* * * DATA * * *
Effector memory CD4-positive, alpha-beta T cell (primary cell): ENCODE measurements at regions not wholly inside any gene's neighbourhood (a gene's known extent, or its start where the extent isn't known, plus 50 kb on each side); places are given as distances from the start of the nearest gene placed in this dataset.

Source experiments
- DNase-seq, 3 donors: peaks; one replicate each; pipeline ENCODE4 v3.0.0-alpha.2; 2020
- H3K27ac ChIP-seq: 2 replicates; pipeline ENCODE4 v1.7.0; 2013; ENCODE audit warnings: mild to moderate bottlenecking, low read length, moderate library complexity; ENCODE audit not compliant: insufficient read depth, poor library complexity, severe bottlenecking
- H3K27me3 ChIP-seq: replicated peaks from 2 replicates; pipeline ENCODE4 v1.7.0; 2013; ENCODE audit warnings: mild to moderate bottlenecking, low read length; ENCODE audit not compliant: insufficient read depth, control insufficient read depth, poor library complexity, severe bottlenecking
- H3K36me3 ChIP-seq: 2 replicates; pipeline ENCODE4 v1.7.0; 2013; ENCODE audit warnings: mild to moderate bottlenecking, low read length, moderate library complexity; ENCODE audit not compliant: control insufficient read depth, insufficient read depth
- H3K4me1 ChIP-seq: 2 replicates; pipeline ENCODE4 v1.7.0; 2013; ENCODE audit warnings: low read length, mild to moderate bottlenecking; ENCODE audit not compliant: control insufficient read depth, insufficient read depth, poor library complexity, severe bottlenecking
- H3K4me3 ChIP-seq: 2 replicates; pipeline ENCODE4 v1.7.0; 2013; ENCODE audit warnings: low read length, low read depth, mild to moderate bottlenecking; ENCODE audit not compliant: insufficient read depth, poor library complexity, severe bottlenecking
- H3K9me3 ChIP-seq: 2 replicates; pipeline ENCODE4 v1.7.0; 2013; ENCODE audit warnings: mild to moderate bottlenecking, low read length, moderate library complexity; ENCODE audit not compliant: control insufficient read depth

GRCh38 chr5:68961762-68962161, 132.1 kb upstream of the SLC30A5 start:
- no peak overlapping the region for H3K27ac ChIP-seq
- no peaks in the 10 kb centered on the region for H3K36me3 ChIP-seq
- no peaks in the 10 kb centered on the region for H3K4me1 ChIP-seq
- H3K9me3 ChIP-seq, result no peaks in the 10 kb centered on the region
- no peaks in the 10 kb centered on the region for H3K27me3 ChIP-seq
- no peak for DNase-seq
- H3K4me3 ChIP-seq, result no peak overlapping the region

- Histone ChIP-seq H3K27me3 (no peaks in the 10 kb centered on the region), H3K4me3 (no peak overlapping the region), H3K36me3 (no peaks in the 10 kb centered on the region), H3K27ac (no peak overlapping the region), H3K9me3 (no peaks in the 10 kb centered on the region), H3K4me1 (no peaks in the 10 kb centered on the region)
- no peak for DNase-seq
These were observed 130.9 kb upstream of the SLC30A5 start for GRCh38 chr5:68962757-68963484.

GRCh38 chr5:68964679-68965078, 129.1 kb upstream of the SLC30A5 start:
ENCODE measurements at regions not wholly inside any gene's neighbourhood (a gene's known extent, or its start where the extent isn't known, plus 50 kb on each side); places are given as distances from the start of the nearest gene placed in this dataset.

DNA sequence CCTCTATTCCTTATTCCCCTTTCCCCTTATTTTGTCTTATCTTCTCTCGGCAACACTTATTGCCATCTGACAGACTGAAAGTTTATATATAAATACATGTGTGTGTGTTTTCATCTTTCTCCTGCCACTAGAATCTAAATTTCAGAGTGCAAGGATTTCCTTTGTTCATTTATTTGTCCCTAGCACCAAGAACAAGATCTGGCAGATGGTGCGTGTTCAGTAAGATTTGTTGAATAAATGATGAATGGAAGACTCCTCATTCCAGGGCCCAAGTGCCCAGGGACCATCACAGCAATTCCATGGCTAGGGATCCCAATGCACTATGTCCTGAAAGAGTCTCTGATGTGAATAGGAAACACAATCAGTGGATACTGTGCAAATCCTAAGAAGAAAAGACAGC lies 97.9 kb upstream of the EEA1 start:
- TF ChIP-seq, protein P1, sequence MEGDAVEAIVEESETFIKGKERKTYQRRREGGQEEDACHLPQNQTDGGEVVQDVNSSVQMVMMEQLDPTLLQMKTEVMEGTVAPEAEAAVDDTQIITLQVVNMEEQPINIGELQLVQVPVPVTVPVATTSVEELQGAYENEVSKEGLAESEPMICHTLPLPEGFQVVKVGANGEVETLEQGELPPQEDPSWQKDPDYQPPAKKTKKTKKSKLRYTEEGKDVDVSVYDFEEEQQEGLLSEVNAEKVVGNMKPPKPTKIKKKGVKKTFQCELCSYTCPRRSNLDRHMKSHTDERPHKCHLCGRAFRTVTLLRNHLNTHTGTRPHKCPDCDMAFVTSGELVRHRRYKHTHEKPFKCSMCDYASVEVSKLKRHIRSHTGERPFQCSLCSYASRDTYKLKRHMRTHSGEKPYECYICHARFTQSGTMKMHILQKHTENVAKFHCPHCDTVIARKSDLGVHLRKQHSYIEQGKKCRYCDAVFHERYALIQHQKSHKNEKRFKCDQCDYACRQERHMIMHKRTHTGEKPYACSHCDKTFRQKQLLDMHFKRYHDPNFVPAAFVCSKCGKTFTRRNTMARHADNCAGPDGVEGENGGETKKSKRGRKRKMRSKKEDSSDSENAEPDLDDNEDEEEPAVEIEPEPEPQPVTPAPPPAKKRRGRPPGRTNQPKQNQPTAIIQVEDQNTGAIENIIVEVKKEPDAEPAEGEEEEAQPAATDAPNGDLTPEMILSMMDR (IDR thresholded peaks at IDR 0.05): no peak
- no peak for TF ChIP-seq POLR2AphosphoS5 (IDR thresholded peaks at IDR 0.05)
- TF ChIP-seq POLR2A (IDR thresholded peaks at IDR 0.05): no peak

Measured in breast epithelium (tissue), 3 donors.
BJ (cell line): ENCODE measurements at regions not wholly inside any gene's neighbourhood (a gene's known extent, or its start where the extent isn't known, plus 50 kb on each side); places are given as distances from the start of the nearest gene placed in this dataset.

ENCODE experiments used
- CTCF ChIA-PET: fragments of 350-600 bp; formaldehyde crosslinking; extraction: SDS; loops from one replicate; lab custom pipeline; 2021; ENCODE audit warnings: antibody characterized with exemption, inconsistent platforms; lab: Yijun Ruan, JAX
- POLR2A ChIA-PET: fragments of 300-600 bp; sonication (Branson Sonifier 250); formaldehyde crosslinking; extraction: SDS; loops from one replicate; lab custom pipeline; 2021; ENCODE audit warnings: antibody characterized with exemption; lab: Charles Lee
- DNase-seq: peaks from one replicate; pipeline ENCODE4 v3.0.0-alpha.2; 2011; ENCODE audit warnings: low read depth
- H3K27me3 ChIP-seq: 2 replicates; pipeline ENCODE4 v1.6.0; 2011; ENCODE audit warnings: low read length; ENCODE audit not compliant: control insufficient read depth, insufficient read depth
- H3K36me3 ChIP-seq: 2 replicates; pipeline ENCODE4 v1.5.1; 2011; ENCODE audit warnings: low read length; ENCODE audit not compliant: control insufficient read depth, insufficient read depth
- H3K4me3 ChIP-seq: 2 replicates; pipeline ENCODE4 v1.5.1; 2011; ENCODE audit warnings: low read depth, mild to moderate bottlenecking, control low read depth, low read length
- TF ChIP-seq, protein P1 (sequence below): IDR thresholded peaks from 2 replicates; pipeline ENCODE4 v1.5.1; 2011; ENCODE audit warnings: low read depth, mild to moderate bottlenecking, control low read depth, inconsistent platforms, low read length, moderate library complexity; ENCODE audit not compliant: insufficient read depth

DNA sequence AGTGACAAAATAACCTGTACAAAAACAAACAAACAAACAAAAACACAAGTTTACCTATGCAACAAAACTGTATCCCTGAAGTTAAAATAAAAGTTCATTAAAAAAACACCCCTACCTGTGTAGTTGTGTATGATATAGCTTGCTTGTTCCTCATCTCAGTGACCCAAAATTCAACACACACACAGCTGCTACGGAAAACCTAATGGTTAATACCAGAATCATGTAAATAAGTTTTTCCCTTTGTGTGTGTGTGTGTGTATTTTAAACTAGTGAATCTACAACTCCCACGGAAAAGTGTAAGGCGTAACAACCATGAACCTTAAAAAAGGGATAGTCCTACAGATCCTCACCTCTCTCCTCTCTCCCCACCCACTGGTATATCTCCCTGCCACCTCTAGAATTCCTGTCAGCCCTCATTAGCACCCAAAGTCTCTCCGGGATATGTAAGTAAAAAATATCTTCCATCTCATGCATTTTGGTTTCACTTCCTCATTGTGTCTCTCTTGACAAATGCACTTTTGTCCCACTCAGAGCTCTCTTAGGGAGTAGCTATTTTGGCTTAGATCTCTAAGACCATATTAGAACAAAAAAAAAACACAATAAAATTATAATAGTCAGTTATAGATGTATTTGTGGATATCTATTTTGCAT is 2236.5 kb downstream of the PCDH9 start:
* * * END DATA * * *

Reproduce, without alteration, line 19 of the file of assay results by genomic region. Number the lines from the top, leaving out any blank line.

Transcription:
- no peak for DNase-seq